Table 1 summarizes the basic data used for calculation. After consulting with KVWSMB’s officials, we assumed that r is 10% and n is 20 years, then CRF becomes 0.12. The volumetric O&M cost was composed of the purchasing cost of pump and electricity cost required for pumping water. A pump’s portion of volumetric water price was calculated using the same method as that of a well’s portion, which is shown in Equation (4). CRFp is 0.16, as we assumed the life of a pump to be 10 years.
The data required for initial investment and O&M of shallow dug well and shallow tube well were obtained from KVWSMB’s officials. The initial investment cost required for construction was calculated using the depth (12.5 ft for a dug well and 40 ft for a tube well) and per running meter cost requirement during the construction (NRs 2800/ft for a dug well and NRs. 500/ft for a tube well). The cost of the pump was NRs 7500 for a dug well and NRs 18,000 for a tube well.
The initial investment cost for a deep tube well was obtained from KVWSMB’s officials. Initial investment includes NRs 1,536,000 for the construction of a well, and NRs 150,000 for a three- horsepower pump. The yearly O&M cost (NRs 378,051) and the yearly volume of water production (7722 CuM) was adopted from Yoden et al. [6].
Rainwater cost was calculated by conducting a survey questionnaire with 16 key respondents involved in rainwater harvesting projects inside Kathmandu Valley. The survey included questions about the initial cost of rainwater systems and the amount of water production, etc. This survey only included the system for direct consumption of rainwater and not for groundwater recharge. The average initial cost (NRs 90,625) and the amount of production per month (1.44 CuM) from all respondents were used for calculation. The O&M cost of rainwater harvesting system was calculated from the O&M cost of a shallow dug well. For a shallow dug well the cost of electricity depends on the building height and depth of the dug well, whereas the electricity cost for rainwater harvesting was calculated by assuming that the pumping height is only the building height (Equation (5)) and that rainwater is stored in a tank on the ground and pumped up to the roof for use.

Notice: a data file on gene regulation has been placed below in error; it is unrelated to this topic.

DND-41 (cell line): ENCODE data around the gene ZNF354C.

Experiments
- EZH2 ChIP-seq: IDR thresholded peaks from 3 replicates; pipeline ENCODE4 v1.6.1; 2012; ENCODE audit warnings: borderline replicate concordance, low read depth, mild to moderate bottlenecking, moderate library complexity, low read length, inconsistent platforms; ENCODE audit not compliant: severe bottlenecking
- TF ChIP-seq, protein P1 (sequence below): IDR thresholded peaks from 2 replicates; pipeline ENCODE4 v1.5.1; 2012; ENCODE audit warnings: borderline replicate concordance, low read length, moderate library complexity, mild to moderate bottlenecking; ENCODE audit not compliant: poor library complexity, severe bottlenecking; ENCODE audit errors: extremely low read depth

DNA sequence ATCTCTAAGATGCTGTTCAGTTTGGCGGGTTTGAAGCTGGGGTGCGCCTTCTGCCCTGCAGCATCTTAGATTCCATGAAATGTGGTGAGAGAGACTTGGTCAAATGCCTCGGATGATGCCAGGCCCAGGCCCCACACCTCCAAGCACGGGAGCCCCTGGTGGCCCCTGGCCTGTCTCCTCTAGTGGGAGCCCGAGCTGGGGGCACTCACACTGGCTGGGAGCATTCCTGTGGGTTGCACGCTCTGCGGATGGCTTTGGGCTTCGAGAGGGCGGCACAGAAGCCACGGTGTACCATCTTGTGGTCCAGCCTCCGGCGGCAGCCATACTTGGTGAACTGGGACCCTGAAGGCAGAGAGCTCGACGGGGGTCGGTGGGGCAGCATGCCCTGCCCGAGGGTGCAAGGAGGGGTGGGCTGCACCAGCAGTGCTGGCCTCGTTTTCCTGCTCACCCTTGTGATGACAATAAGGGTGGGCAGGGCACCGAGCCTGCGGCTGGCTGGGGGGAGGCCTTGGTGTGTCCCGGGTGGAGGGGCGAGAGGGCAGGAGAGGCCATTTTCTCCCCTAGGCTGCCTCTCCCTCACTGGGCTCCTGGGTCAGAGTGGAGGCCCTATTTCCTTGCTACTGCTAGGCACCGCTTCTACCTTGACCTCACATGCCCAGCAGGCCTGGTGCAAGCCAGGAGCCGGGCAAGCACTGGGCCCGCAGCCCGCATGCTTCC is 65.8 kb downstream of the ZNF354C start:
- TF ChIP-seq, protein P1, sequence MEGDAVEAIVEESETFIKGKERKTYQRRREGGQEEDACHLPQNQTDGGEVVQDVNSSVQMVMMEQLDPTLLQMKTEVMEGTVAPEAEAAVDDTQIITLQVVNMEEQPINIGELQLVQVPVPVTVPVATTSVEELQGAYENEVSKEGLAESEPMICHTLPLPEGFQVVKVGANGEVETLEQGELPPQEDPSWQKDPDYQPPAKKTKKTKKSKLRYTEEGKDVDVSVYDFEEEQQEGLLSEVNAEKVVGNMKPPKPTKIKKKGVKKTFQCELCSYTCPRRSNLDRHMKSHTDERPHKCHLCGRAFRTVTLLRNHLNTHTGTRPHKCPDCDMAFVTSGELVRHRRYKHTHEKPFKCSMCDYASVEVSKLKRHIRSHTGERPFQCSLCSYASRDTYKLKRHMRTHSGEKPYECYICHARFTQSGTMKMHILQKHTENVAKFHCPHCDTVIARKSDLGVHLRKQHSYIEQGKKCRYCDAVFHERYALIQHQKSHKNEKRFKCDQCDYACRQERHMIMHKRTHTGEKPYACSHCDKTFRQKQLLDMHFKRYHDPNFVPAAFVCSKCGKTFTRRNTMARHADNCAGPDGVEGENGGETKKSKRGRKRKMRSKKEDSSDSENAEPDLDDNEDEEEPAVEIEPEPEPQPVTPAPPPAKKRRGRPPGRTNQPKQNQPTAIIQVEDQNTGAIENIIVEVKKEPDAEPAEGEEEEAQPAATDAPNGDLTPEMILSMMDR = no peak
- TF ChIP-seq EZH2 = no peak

VWPo = Pp × CRFp/V + O × Pe × T × (Bh)/(Bh ‌+ D)
where Bh is the average building height (30 ft) and D is the average depth of a shallow dug well (12.5 ft).
Tanker water price (NRs 264/CuM) was calculated from the KUKL’s proposal for water price to WTFC [21], whereas, jar water price was set as (NRs 5000/CuM), which was obtained during the interview with KVWSMB’s officials. The total expenditure was taken from the household questionnaire mentioned above.

2.3. Water Supply and Demand Analysis

The present and future water demand of KUKL and other water sources were calculated from the 2011 base population from the Central Bureau of Statistics (CBS), and the annual growth of different areas of Kathmandu was estimated based on the space availability for residence according to the method suggested by Thapa et al. [22]. Considering various demand scenarios, KUKL’s water deficit was calculated to assess the possible impact on groundwater environment.

2.4. Identifying the Water Pricing Challenges